It’s a short drive back to Deer Isle to the much-talked-about Nervous Nellie’s Jams and Jellies. Owned and operated by found object sculptor Peter Beerits and his wife Anne, the property is so much more than home to a jam company. Over the years Peter has built a Westernstyle town complete with a juke joint, a blacksmith shop, garage, and a church. Each structure is “occupied” by life-sized sculptures of people dressed in clothes of the era. At the back of the sprawling property, Peter is working on a Grail Castle sculpture based on King Arthur and the Knights of the Round Table. We spend a good two hours chatting with him, wandering the property, and marveling at the work that has gone into creating such a magical place.
Our next stop is at Haystack Mountain School of Crafts. While it is closed for the season, we walk the grounds and have our breath taken away by the beauty of the campus and the views from this shoreline center—arguably one of the country’s most notable artists’ retreats. When Haystack is open for visitors during the season, if you go, it’s important to stay on the visitor paths and not disturb the artists. They are there for the solitude that fuels their creativity.
Exploring on foot
Back on Main Street in Stonington, we stop for lunch at the Stonecutters Kitchen while we plan our afternoon hike.
We get directions and follow them to the Barred Island Preserve, after stopping at a nearby Quick Stop to pick up blaze orange hats and vests. It is hunting season and we have been warned to not hike in the woods without orange. Sage advice.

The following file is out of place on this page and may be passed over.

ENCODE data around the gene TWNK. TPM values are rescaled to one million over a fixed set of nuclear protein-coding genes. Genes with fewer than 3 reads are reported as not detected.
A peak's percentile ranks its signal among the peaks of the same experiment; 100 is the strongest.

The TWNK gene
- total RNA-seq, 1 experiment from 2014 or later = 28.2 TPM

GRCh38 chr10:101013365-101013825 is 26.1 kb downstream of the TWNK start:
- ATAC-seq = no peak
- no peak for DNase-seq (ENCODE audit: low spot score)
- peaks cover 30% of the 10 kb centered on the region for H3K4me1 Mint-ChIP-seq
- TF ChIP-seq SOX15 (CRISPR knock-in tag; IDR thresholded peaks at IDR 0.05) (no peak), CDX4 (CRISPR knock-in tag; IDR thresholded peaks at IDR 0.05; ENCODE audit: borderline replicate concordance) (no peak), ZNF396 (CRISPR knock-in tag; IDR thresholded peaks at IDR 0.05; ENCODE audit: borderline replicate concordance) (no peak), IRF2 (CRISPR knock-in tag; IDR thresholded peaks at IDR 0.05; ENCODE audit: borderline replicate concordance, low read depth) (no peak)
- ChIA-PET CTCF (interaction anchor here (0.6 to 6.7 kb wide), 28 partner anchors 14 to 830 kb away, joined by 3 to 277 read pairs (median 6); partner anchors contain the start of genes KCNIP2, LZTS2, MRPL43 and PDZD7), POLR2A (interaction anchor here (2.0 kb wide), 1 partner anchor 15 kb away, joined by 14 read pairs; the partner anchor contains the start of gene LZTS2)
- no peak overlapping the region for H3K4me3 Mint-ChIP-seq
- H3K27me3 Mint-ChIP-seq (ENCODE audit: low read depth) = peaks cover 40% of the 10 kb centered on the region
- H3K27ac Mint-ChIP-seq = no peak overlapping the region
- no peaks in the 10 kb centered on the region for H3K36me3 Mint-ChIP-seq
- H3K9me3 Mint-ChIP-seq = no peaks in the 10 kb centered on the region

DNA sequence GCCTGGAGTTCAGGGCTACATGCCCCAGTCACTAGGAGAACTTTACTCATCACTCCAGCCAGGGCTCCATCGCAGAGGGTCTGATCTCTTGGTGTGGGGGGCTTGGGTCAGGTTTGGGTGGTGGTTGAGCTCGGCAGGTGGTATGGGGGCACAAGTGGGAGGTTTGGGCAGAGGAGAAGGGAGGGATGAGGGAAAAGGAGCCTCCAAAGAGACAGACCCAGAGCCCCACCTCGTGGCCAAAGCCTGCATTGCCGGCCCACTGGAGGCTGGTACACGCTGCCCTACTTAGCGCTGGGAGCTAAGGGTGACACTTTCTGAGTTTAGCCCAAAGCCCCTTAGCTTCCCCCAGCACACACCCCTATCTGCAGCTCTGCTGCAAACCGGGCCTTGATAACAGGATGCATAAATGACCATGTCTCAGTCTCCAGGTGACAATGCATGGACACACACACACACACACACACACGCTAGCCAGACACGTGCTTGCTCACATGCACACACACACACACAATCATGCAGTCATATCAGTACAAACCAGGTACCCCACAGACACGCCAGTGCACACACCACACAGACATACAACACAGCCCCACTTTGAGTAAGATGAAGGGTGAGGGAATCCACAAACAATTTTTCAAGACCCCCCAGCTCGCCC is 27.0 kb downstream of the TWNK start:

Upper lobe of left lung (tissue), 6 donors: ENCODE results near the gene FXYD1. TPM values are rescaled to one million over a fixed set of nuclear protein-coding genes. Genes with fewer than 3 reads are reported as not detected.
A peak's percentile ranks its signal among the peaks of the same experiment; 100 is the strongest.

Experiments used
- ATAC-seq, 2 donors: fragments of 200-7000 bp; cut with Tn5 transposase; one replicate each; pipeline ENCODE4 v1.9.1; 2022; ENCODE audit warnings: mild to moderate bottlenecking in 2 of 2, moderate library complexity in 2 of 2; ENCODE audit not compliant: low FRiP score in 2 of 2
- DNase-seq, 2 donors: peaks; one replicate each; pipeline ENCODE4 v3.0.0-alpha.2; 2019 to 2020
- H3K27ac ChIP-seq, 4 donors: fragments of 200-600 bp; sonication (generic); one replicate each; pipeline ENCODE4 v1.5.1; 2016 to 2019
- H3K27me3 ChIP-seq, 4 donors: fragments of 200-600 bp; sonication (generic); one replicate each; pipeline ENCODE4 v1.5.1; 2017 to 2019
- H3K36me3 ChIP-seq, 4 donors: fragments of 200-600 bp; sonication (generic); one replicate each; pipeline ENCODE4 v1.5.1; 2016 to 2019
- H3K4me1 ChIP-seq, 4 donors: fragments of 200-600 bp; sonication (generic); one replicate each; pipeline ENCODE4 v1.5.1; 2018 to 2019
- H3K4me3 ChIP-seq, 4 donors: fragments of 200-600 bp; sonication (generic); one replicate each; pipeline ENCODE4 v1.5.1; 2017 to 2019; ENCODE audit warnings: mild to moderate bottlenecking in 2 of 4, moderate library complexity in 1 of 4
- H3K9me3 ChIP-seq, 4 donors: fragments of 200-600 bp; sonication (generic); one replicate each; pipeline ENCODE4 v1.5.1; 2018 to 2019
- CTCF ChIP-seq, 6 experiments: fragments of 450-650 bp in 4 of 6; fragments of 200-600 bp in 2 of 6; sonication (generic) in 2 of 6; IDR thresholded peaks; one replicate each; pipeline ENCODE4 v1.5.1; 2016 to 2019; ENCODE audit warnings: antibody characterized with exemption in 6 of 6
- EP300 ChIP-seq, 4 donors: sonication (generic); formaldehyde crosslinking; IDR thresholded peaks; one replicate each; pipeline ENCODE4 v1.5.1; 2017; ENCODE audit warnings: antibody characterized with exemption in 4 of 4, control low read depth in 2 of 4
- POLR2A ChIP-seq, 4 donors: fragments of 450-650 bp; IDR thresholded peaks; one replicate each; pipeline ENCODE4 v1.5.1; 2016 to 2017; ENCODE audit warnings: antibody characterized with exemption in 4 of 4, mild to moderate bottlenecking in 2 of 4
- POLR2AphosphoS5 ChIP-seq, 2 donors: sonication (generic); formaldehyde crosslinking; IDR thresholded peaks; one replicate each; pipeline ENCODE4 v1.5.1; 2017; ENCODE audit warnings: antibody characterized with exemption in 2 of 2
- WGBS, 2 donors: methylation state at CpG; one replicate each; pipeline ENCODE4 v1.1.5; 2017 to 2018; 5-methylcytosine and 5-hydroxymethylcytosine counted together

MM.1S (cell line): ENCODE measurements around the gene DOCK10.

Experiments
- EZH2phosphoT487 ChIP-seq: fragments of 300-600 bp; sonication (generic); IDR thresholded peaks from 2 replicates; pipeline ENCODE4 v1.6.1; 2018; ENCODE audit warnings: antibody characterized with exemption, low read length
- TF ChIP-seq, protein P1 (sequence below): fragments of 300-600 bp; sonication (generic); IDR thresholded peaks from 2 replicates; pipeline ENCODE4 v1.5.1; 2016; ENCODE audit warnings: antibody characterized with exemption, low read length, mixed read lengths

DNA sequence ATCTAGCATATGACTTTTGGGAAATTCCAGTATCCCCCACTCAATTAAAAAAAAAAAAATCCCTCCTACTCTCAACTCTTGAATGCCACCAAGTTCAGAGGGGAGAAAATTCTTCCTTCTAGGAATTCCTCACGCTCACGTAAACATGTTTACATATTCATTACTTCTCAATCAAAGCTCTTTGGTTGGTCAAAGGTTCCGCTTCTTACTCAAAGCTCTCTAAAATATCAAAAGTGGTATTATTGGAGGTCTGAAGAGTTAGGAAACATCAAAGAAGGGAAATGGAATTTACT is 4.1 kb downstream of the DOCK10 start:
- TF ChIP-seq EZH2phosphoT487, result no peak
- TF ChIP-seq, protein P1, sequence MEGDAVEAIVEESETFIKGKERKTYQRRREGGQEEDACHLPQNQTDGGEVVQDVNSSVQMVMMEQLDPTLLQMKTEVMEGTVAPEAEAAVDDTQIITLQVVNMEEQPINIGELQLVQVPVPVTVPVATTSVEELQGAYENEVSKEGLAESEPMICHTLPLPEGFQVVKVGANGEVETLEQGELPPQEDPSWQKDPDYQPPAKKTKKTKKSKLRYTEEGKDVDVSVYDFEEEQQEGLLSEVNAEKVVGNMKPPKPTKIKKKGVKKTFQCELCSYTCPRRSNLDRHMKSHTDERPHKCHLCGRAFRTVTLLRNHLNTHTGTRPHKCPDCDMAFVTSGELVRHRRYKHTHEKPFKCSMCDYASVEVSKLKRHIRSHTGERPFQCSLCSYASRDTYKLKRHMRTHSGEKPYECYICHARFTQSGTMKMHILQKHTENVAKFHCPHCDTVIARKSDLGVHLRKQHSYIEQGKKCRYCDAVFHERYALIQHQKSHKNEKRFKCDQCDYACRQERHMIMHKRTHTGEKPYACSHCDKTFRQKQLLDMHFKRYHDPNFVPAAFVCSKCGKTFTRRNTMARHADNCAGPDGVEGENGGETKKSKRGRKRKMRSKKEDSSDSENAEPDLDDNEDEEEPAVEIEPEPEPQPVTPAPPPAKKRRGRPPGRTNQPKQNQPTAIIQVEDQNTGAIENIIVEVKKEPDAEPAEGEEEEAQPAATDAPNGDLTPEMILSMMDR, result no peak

When we get to the trailhead we find ourselves in luck: not only is there parking, but it’s getting to be low tide, which bodes well for what we are about to experience. The hike—which is more of a rigorous two-mile walk—winds through the woods and puts you on a sand bar that, at low tide, allows you to walk over to Barred Island. It’s an amazing spot to gaze out into the ocean; it makes us feel fortunate to be able to enjoy such an incredible place in Maine. The walk is truly one of the highlights of our trip.
Feeling like we belong
It’s beginning to rain and we head back to the Inn where we light a fire, make a cocktail, and, again, watch in amazement as the boats unload their day’s catch under the lights. Truly a sight to see and something we will never forget.
Since the restaurant we were going to try in Blue Hill is closed in the fall, we decide to have another meal at the Stonecutters Kitchen and are not disappointed. The menu is casual pub fare—pizza, burgers, sandwiches, fish and chips—and very tasty, and we feel immediately like we belong. Even in the off-season, Stonington and Deer Isle are wonderfully welcoming places to spend time. While the location and scenery are indeed picturesque, it’s the people who really give the place its charm.
A difficult place to leave behind
We can’t resist one more breakfast at the Inn and Dana greets us again with her amazing buffet. She makes it a point to tell us that both Deer Isle and Stonington are great places to live, and that when the summer months are here, they are abuzz with people from all over. She also lets it slip that it’s her 60th birthday. I’m taken aback because not only am I closing in on that number, she oozes youthful energy that is as happy as it is contagious.
We say our goodbyes and take a slow, meandering drive through Deer Isle and then to Blue Hill. We are absolutely thrilled to have had the opportunity to visit at a time when we were able to get to know the area, meet the people who live there, and drink in the awe-inspiring beauty of a place that is not overly commercialized. As the saying goes, “It doesn’t get any more Maine than this.”
We so look forward to a return trip.